The rest of the story is that when he quit, someone in the department swore out false allegations of child and pet abuse to harass him.

It is all, "Just a sh%$ty mafia system."

Still Can't Make Planes

It's time for more fun with Boeing.

According to the British Airline Pilots' Association (BALPA), Boeing's 737 Max fixes do not address the problem

Specifically, requiring both pilots to simultaneously operate the manual trim wheel when MCAS goes insane is bat sh%$ insane:

The British Airline Pilots' Association (BALPA) has told American aviation regulators that the Boeing 737 Max needs better fixes for its infamous MCAS software, warning that a plane crash which killed 149 people could happen again.


In public comments submitted to the FAA's notice of proposed rulemaking (NPRM), BALPA warned that one of the proposed workarounds for a future MCAS failure could lead to a repeat of the crash of Ethiopian Airlines flight ET302.


The NPRM, published here, proposes various fixes to the 737 Max design, its software and procedures for pilots to follow in the event of a problem. One of those procedures includes disabling the airliner's automatic trim system, operated by MCAS when the software kicks in, and having the two pilots use a manual backup trim wheel instead of the aircraft's powerful electric motors.

BALPA said: "Requiring both crew members to turn the trim wheel simultaneously in a non-normal scenario is extremely undesirable and goes against all philosophies of having one pilot fly and one run the QRH [quick reference handbook: reading out the emergency checklist]. No flight control system should require both pilots to operate it at any stage, let alone in an emergency."

The trade union added: "It is felt that this should be reconsidered (particularly in light of the smaller diameter trim wheel as fitted to the MAX to enable the new larger screens to fit, and as per the scenario observed in the Ethiopian Airlines accident).


Its pilots disabled electric trim motors that had been activated by MCAS and, crash investigators believed, tried to use the manual trim wheel in the cockpit to physically undo what the software had done – following Boeing procedures published after the Lion Air crash. Thanks to the aircraft's excessive speed, built up as MCAS forced its nose to point downwards at the ground, the pilots were unsuccessful. Aerodynamic forces on the control surfaces made it impossible for them to rotate the trim wheel and point the airliner's nose back at the sky.

Meanwhile, back with the FAA's NPRM, the Joint European Max Operators' Group, which includes Ryanair, Norwegian, and Tui, among other airlines, made some minor suggestions for textual edits while reassuring the FAA that they "are not intended to impact on the planned RTS [return to service] programme" for the 737 Max. Some airlines believe all will be well when their Maxes are allowed to fly again. ®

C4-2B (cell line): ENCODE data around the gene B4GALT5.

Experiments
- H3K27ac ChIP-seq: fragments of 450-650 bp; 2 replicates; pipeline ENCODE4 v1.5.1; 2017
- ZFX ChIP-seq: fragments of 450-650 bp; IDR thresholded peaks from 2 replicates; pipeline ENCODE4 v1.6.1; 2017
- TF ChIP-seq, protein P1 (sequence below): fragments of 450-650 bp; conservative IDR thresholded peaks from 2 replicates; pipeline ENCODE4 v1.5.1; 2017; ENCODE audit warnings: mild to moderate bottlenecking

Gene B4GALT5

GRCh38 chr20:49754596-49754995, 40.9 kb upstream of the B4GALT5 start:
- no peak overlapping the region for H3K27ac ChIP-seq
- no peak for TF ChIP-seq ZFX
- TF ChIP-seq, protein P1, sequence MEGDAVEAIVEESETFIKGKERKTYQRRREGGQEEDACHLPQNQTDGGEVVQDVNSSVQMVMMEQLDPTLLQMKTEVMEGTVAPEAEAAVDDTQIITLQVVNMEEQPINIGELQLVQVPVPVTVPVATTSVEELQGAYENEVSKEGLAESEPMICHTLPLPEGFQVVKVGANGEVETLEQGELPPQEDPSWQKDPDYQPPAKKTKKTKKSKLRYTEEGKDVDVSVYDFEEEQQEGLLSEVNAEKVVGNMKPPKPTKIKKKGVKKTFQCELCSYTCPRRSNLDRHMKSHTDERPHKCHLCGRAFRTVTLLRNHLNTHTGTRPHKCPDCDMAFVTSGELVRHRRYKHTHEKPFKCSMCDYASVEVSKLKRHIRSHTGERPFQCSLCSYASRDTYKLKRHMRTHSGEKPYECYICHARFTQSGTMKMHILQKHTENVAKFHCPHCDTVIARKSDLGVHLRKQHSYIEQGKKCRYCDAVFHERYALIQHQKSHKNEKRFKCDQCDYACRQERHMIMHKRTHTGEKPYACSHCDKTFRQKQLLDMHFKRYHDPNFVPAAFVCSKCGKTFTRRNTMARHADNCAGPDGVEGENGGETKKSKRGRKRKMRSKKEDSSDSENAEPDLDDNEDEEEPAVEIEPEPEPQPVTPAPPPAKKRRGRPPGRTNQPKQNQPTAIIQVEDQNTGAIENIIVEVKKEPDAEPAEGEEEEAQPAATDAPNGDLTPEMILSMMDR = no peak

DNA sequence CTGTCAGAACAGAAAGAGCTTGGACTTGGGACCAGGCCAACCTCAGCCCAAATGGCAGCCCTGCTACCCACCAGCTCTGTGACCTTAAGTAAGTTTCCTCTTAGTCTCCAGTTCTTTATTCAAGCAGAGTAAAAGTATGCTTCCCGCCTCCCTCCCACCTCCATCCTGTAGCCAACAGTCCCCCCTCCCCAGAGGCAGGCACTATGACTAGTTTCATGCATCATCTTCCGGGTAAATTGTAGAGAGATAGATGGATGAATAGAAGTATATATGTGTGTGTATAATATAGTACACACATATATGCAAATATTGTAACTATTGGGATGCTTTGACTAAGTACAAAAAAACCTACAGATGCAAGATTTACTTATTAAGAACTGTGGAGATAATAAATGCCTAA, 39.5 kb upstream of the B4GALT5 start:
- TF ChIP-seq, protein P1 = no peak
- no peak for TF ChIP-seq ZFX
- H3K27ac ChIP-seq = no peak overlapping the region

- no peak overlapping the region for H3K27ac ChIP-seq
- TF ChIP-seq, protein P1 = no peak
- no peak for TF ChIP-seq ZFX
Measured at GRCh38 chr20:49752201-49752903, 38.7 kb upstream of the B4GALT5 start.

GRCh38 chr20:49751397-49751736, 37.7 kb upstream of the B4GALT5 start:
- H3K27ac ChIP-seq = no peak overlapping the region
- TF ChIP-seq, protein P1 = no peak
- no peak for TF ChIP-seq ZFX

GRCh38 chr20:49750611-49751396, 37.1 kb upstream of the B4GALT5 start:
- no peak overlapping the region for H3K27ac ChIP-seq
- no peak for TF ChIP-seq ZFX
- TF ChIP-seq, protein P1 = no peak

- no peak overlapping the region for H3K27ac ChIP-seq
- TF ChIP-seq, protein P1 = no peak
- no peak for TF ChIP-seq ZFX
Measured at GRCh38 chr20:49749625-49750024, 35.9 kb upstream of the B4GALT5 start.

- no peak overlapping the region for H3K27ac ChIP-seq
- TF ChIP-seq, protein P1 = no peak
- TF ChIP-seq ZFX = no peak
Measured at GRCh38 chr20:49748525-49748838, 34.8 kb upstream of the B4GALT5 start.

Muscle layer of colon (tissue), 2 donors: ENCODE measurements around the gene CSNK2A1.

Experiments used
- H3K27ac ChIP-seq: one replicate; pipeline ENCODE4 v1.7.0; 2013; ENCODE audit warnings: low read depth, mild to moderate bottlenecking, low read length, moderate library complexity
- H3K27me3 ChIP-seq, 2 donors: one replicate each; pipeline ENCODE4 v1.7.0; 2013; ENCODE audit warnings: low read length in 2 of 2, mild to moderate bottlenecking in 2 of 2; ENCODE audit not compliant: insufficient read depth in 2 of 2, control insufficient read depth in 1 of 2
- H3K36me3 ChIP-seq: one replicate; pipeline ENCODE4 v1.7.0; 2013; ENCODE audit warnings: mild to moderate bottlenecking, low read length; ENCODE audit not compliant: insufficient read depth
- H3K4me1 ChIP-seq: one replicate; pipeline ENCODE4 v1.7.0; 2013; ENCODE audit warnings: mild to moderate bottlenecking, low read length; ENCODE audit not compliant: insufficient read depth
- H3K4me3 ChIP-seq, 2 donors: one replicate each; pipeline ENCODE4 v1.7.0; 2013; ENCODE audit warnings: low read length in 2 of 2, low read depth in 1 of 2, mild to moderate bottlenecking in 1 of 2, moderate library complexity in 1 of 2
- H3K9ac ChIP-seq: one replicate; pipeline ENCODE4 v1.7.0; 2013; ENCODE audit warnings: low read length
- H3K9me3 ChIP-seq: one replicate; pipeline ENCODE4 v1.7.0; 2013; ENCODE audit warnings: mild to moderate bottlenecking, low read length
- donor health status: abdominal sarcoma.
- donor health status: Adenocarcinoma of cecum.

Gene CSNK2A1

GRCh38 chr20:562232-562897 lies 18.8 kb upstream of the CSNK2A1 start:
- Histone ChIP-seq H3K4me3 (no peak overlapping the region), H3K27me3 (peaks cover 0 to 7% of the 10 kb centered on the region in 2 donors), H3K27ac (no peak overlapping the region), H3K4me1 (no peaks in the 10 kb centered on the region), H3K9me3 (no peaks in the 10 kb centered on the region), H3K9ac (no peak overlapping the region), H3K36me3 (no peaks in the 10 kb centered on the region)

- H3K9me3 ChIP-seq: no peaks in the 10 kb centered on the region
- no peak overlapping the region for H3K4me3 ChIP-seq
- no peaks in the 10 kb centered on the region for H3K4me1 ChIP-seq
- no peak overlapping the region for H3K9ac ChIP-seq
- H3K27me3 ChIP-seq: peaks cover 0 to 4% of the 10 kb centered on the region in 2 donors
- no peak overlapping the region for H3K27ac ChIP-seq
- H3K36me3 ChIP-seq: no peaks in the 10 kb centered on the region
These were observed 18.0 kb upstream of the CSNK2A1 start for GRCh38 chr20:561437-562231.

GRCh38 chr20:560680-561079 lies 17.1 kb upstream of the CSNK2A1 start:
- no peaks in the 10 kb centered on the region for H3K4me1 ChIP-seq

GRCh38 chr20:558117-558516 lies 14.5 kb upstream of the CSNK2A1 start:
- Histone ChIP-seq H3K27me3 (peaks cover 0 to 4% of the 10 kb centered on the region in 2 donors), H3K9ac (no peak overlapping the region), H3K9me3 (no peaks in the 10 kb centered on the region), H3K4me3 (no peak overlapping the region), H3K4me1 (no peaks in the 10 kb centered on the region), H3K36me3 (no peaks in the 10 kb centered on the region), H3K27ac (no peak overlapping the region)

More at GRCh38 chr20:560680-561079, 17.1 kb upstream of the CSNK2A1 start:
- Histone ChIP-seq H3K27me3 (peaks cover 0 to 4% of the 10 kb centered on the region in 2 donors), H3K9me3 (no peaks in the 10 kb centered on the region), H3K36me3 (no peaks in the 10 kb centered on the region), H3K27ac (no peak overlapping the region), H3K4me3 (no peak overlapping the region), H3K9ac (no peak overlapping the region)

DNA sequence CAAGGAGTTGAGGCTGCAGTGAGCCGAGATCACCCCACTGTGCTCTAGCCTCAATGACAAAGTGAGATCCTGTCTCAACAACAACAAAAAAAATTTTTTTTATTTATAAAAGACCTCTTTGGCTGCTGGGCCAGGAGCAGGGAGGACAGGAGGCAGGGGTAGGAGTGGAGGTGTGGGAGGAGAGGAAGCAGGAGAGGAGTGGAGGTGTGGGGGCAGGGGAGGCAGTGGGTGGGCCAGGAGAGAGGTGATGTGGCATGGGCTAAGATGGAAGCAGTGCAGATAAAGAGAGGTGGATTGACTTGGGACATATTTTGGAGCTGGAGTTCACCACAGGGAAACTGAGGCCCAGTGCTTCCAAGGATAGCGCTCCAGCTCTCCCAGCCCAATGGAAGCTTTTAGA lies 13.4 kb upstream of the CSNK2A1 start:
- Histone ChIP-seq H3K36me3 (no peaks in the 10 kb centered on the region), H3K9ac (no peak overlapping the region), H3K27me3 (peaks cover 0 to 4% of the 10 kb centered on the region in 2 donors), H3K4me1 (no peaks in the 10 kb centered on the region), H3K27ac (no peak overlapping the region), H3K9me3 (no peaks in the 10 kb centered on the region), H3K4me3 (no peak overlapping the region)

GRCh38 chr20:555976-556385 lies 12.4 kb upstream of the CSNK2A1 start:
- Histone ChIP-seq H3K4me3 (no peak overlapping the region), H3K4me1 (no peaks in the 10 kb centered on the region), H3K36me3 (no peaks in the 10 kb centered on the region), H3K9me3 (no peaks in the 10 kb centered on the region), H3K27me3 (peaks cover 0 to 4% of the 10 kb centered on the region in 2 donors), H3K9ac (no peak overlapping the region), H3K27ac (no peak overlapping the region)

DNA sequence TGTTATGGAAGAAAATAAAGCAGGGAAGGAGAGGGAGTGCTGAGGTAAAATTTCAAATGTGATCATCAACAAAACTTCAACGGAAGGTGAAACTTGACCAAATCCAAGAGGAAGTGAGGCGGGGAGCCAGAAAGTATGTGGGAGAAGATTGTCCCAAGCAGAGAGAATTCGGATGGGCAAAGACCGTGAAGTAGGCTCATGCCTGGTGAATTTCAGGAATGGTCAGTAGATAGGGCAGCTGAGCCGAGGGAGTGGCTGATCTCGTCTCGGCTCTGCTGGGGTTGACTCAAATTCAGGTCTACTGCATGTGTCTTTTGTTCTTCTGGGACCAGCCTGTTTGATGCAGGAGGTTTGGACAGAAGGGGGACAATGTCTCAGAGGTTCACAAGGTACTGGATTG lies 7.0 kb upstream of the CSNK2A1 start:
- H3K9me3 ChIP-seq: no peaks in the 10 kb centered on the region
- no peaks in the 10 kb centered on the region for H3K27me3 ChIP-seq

The 737 Max will be known as the 737-7, 737-8 and 737-9. In Ryanair's case it will be known as the 737-8200, a reference to the base -8 Max model having been fettled to fit 200 seats rather than the stock -8's 180ish.

International Air Transport Association aeroplane type codes will be B37M, B38M and B39M should you want to avoid booking a flight on one.

bbCode for Web Extensions (bbCodeWebEx) Version 0.3.0 Released

I have updated my Firefox addon, bbCode for Web Extensions (bbCodeWebEx), to revision 0.3.0.

Just to remind you, it adds a context menu to automate bbCode and HTML coding for blogging, discussion boards, and the like.

The new version was driven by the fact that the indescribably awful update to the Blogspot editor broke it.

In addition to that fix, there have been some updates:

I have also added the following:

  • Color picker for fonts in HTML and XHTML.
  • Added a new line token ( ~_~nl~_~) to allow users to make multi-line custom tags.

At some point, I'll look into porting it to Chrome, which uses a similar technology for its add-ons, because it appears that senior Mozilla management is hell-bent killing off Firefox through stupid management tricks like, abandoning their core expertise for the latest shiny object, destroying their internal knowledge base, and looting the organization through excessive pay and benefits for senior management.

24 September 2020

I Can't Even

A prosecutor who wants an indictment can indict a ham sandwich.

It's clear that the prosecutors did their level best to lose in the Breonna Taylor murder.

F%$# the prosecutor, and f%$# the police.

Initial Claims Remain at Horrific Levels

Initial unemploument claims rose by 4,000 to 870,000

So, still above any weekly claims level that was not in 2020.

If you are wondering why the steep drop and then a flattening out, probably because the aid programs stopped:

The number of applications for unemployment benefits has held steady in September at just under 900,000 a week, as employer uncertainty about the economic recovery six months into the coronavirus pandemic continued to restrain hiring gains.

Jobless claims increased slightly to 870,000 last week from 866,000 a week earlier, according to Thursday’s Labor Department report. The totals remain well above pre-pandemic peaks but are down significantly from nearly seven million in March.

The labor market has added jobs in the prior four months after steep declines in employment at the beginning of the pandemic, helping bring down the jobless rate to 8.4% in August from near 15% in April. But the pace of gains has slowed recently, and persistently elevated jobless claims in September point to continued cooling in the jobs market.

This is not a good economy.


Dean Baker makes a very good point: CEOs Maximize CEO Pay, Not Shareholder Returns